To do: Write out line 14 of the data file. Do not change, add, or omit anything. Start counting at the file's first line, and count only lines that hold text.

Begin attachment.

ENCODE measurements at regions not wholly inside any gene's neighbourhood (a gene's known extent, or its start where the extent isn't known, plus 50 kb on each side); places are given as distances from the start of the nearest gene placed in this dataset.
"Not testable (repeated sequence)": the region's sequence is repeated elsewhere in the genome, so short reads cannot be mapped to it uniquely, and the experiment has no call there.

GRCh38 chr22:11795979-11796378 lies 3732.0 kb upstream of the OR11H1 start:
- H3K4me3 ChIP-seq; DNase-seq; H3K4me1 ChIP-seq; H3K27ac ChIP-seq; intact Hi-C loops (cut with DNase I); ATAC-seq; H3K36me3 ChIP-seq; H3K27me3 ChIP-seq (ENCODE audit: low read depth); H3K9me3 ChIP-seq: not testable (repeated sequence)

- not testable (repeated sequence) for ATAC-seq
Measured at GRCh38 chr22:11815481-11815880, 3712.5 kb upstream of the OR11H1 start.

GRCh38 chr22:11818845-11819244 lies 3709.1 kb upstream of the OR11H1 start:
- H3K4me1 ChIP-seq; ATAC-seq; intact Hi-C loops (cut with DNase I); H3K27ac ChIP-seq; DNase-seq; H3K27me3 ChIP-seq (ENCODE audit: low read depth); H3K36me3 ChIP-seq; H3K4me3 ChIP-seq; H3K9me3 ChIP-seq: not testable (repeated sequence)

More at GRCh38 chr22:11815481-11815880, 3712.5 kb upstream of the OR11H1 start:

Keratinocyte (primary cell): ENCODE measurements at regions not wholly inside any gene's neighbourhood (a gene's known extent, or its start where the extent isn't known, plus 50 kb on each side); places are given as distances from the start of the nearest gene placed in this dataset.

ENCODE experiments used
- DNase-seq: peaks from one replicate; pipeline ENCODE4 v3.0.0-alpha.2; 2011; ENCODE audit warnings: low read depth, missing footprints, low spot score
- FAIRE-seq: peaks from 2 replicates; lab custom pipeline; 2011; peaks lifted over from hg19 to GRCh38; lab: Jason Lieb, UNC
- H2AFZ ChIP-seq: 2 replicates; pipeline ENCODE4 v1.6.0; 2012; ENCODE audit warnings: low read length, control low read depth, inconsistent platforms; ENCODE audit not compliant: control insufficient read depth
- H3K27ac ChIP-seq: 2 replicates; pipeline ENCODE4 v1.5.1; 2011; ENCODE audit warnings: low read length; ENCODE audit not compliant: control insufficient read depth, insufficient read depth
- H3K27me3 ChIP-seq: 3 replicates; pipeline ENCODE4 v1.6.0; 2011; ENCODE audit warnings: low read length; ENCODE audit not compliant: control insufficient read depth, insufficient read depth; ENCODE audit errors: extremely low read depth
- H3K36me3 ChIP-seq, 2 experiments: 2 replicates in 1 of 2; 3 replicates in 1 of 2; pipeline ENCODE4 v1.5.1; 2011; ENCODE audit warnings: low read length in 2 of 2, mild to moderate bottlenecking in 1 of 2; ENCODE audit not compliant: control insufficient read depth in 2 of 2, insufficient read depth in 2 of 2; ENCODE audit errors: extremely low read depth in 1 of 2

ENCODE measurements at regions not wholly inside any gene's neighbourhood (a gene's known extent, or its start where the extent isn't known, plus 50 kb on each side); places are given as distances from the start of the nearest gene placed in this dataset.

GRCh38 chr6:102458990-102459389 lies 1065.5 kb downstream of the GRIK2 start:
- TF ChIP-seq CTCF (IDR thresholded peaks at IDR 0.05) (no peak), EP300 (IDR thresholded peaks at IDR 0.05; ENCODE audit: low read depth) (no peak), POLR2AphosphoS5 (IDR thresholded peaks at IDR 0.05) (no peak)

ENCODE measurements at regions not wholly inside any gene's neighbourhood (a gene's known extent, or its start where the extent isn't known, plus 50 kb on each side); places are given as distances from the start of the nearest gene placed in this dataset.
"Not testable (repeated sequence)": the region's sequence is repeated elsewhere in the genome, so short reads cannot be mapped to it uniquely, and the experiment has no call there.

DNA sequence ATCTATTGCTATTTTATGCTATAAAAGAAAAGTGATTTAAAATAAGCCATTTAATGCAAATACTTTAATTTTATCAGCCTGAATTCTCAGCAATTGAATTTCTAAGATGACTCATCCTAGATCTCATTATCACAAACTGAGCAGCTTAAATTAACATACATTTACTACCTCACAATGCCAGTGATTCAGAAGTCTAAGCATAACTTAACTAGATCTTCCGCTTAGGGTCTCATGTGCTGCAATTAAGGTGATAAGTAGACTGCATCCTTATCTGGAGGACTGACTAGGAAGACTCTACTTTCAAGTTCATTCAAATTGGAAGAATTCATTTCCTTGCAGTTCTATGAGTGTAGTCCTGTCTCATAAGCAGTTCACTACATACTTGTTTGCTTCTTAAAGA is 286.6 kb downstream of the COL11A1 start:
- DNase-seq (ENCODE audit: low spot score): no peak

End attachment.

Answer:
- H2AFZ ChIP-seq: 2 replicates; pipeline ENCODE4 v1.6.0; 2012; ENCODE audit warnings: low read length, control low read depth, inconsistent platforms; ENCODE audit not compliant: control insufficient read depth